My participation with TFA began in May 1991, helping wherever and however I could. I became a helper, gofer, and chauffeur for Philip Thayer. He did have a bicycle, but no car making it difficult for him to do the business of the Association. We worked together until his untimely death on February 2. 1992. He passed away while in recovery following a heart operation to correct an aneurysm. To the surprise of no one, except for myself, I became heir to all his membership information, correspondence, bank records, monies, and both his titles. With little or no experience, I accepted the challenge. The address of TFA became my home in Quincy, MA. Within a month I had arranged for a post office box in Braintree. MA. That was the base of our operations until early 2001. The membership gave me a great deal of support. To help pick up the pieces, Robert Thayer Eldridge took up the duties of the organization. Unfortunately, Mr. Eldridge had a different idea for the goal of TFA. He was vigorously trying to divert that goal from a surname based to a lineage-based organization that would have required blood proof descendancy to one or more of the three Thayer male immigrants from England circa 1640. Bitterness became so intense, I appealed to the Board of Directors to solve this dilemma. In November of 1993, Mr. Eldridge was expelled from the organization. Unfortunately and since no one else stepped forward to accept some of the responsibilities, I reassumed the duties as Secretary. I was so unskilled in both areas, I feared the worst, however, I was again given a great deal of help and confidence from the membership. My attempts to provide a newsletter for TFA in the fall of 1993, quickly proved how really unskilled I was as a journalist. My first and only newsletter was the November 1993 Edition, simply titled The Thayer Newsletter. To improve that, several names were submitted and a choice was made. Fortunately, Mrs. Muno came up with the title “the Thayer Quarterly” and recommended that David Sterling Thayer in Mt. Juliet, TN, take over that title in December 1993. David was also involved in a similar organization, The Thayer Family Association of Lower Canada East and Vermont. He accepted the position of Editor/Publisher of our newsletter in the late Fall of 1993. In less than two months, he angrily bolted as a member and Editor for no apparent reason, at least in my mind. In March 1994, Tricia came up with another choice to fill the post of Ed/Publ., Richard Allen Thayer of Bremerton, WA. He published his first Thayer Quarterly in April of that year, 1994, and remained in that post until 1999 when he resigned for personal reasons. He was also appointed one of the Directors in 1994. The new and present Ed/Publ. is Rodney Lee Thayer from Michigan, now in the US Navy, stationed in Japan. He retains his status to this day as well as being one of the Directors and the Webmaster of our Web Site.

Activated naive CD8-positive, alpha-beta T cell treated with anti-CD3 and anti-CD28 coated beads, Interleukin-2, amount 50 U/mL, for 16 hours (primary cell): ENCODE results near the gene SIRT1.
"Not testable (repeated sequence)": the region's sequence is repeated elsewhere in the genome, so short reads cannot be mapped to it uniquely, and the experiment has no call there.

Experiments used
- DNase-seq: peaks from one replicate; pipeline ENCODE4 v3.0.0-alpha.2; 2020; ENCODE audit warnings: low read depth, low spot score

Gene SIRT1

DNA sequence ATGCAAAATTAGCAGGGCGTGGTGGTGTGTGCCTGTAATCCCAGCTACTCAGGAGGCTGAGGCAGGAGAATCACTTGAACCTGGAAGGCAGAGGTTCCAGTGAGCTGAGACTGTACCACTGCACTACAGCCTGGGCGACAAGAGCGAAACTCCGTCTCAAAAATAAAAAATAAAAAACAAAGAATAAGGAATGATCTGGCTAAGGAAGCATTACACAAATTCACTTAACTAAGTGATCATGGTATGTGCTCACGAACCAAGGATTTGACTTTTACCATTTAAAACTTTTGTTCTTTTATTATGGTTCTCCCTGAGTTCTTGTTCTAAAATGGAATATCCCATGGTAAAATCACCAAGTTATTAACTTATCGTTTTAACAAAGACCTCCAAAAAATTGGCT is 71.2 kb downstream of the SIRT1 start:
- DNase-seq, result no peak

The one person I have neglected to mention until now is Paul Goodwin Thayer in Virginia. He was elected to be a Director following the resignation of Howard Saville Thayer of N. Scituate, MA in 1995. After my resignation as the Secretary/Treasurer in July of 1997, three other members emerged to fill my two vacant offices. Judith L Young Thayer became the new Treasurer with her husband, Henry Jerome Thayer who gave her much support. The post of Secretary was assigned to the Rev. C. Russell Thayer, a Baptist Minister from Hanover, MA.
Albert Thayer Morton of Penfield, NY, in late1994, filled the one vacant post of Director. Al and I worked very closely with each other because he had a better sense of business than I and, finally, the organization seemed to gel into a first-class family association. Every year we had a slate of new and/or renewing officers. After the 1996 meeting, things began to go downhill for me. By the Annual Meeting of 1997, I could see the handwriting on the wall and I started to think in terms of resigning as the Secretary and Treasurer. My resignation took place in July of that year. The one reason that prompted my resignation was my three-year effort to secure tax exemption from the IRS failed. In April of 1997, IRS issued a Proposal of Denial meaning we were not eligible for tax-exempt status because we were a single-serving entity. I have continued my interest in TFA since then by recruiting new members, getting most of the names from Patricia Thayer Muno. She still sends names to me from time to time. It might be appropriate at this time to say we have slightly less than 600 members worldwide compared to the original 75 members in early 1991.